Further afield

For longer trips outside of the capitol there are too many options to count. You could go to Vestmannaeyjar, just off the south coast, or to Akureyri, the capitol of the north. A popular trip is to take highway 1 around the country (it loops around). Such a trip can be done in 3-4 days, but you'd need closer to a week to fully appreciate all the sights along the way.

January 28, 2016

To ZIP or not to ZIP, that is the (web archiving) question

Do you use uncompressed (W)ARC files?

It is hard to imagine why you would want to store the material uncompressed. After all, web archives are big. Compression saves space and space is money.

While this seems straightforward it is worth examining some of the assumptions made here and considering what trade-offs we may be making.

Lets start by consider that a lot of the files on the Internet are already compressed. Images, audio and video files as well as almost every file format for "large data" is compressed. Sometimes simply by wrapping everything in a ZIP container (e.g. EPUB). There is very little additional benefit gained from compressing these files again (it may even increase the size very slightly).

For some, highly specific crawls, it is possible that compression will accomplish very little.

But it is also true that compression costs very little. We'll get back to that point in a bit.

For most general crawls, the amount of HTML, CSS, JavaScript and various other highly compressible material will make up a substantial portion of the overall data. Those files may be smaller, but there are a lot more of them. Especially, automatically generated HTML pages and other crawler traps that are impossible to avoid entirely.

In our domain crawls, HTML documents alone typically make up around a quarter of the total data downloaded. Given that we then deduplicate images, videos and other, largely static, file formats, HTML files' share in the overall data needing to be stored is even greater. Typically approaching half!

Given that these text files compress heavily (by 70-80% usually), tremendous storage savings can be realized using compression. In practice, our domain crawls compressed size is usually about 60% of the uncompressed size (after deduplication).

More frequently run crawls (with higher levels of deduplication) will benefit even more. Our weekly crawls' compressed size is usually closer to 35-40% of the uncompressed volume (after deduplication discards about three quarters of the crawled data).

So you can save anywhere from ten to sixty percent of the storage needed, depending on the types of crawling you do. But at what cost?

On the crawler side the limiting factor is usually disk or network access. Memory is also sometimes a bottleneck. CPU cycles are rarely an issue. Thus the additional overhead of compressing a file, as it is written to disk, is trivial.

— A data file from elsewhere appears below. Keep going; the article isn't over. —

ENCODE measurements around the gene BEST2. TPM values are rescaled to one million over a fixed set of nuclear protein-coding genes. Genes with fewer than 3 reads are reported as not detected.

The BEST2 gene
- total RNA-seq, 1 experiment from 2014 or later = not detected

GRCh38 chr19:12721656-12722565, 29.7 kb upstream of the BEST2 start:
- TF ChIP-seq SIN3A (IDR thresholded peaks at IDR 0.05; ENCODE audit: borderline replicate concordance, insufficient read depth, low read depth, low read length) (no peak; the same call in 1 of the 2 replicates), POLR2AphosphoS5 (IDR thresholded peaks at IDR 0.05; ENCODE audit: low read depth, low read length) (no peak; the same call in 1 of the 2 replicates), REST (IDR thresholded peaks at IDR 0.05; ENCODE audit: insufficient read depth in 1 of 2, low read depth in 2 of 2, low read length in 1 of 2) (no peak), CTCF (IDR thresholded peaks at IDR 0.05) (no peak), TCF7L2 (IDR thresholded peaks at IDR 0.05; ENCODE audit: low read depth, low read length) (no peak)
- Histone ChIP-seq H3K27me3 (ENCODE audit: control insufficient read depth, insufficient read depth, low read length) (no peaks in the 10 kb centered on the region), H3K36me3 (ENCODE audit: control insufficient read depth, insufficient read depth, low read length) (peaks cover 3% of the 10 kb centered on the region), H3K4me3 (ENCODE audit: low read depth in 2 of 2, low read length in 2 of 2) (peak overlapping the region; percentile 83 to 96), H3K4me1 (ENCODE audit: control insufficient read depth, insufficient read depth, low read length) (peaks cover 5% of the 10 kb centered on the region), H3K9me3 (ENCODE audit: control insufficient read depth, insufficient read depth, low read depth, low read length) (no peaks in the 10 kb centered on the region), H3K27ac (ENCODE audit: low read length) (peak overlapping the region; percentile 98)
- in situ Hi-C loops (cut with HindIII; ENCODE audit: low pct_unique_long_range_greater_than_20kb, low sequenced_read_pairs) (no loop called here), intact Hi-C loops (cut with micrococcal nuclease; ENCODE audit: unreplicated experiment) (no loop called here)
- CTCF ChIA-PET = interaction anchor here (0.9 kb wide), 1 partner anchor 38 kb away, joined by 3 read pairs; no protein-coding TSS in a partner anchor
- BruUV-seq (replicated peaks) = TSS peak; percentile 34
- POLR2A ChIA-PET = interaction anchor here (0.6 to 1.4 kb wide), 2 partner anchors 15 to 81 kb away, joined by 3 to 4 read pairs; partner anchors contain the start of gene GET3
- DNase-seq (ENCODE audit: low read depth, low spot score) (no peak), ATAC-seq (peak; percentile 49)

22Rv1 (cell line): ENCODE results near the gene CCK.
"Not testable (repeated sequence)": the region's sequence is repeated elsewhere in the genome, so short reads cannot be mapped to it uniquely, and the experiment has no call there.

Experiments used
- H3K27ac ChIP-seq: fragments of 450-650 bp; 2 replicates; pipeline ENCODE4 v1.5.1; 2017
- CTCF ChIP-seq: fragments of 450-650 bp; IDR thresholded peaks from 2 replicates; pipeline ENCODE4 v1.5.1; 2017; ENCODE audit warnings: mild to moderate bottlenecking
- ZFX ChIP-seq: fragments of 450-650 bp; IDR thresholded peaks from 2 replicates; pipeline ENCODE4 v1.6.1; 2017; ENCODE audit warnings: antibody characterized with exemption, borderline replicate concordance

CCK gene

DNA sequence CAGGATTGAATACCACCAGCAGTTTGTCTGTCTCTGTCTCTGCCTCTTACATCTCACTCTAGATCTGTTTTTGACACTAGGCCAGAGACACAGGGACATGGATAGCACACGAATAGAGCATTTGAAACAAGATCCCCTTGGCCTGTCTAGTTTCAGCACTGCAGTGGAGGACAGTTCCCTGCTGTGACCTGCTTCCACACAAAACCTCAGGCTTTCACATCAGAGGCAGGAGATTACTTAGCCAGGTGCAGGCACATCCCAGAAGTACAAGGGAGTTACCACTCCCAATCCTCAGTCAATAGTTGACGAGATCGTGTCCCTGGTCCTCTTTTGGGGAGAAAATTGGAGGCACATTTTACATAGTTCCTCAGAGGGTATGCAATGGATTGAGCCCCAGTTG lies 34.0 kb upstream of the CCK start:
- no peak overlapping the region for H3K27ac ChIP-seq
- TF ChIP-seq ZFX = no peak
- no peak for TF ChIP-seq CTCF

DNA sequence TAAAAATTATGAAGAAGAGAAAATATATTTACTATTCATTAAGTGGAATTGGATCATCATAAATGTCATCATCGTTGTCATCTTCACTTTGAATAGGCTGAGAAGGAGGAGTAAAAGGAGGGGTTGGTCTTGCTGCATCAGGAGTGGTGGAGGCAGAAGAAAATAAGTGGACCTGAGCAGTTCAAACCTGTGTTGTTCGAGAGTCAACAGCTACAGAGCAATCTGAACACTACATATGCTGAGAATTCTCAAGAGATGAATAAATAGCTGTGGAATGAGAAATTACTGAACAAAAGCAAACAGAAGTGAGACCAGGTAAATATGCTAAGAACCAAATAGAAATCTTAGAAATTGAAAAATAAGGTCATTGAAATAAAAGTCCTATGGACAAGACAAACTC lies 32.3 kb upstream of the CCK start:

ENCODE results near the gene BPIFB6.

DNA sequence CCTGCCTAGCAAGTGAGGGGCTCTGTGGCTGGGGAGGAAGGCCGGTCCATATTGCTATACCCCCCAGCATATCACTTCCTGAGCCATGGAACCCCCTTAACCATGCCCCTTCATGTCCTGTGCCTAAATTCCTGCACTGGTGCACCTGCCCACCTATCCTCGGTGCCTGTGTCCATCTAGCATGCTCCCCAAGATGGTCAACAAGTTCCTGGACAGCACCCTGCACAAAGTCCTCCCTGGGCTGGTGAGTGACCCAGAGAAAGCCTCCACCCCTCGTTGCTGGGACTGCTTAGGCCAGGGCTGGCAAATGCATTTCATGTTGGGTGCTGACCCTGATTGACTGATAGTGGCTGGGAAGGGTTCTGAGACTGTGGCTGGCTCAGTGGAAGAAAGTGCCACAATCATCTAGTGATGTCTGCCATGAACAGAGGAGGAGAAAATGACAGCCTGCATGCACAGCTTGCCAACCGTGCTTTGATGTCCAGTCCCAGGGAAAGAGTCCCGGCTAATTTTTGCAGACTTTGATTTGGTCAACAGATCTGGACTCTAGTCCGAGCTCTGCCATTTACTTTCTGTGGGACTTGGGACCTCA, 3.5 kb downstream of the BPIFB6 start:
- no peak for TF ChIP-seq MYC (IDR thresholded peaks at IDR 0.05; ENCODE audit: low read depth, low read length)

On the access side, you also largely find that CPU isn't a limiting factor. The bottleneck is disk access. And here compression can actually help! It probably doesn't make much difference when only serving up one small slice of a WARC but when processing entire WARCs it will take less time to lift them off of the slow HDD if the file is smaller. The additional overhead of decompression is insignificant in this scenario except in highly specific circumstances where CPU is very limited (but why would you process entire WARCs in such an environment).

So, you save space (and money!) and performance is barely affected. It seems like there is no good reason to not compress your (W)ARCs.

But, there may just be one, HTTP Range Requests.

To handle an HTTP Range Request a replay tool using compressed (W)ARCs will have to access a WARC record and then decompress the entire payload (or at least from start and as far as needed). If uncompressed, the replay tool could simply locate the start of the record and then skip the required number of bytes.

This only affects large files and is probably most evident when replaying video files. User's may wish to skip ahead etc. and that is implemented via range requests. Imagine the benefit when skipping to the last few minutes of a movie that is 10 GB on disk!

Thus, it seems to me that a hybrid solution may be the best course of action. Compress everything except files whose content type indicates an already compressed format. Configure it to compress when in doubt. It may also be best to compress files under a certain size threshold due to headers being compressed. That would need to be evaluated.

Unfortunately, you can't alternate compressed and uncompressed records in a GZ file such as (W)ARC. But it is fairly simple to configure the crawler to use separate output files for these content types. Most crawls generate more than one (W)ARC anyway.

Not only would this resolve the HTTP Range Request issue, it would also avoid a lot of pointless compression/uncompression work being done.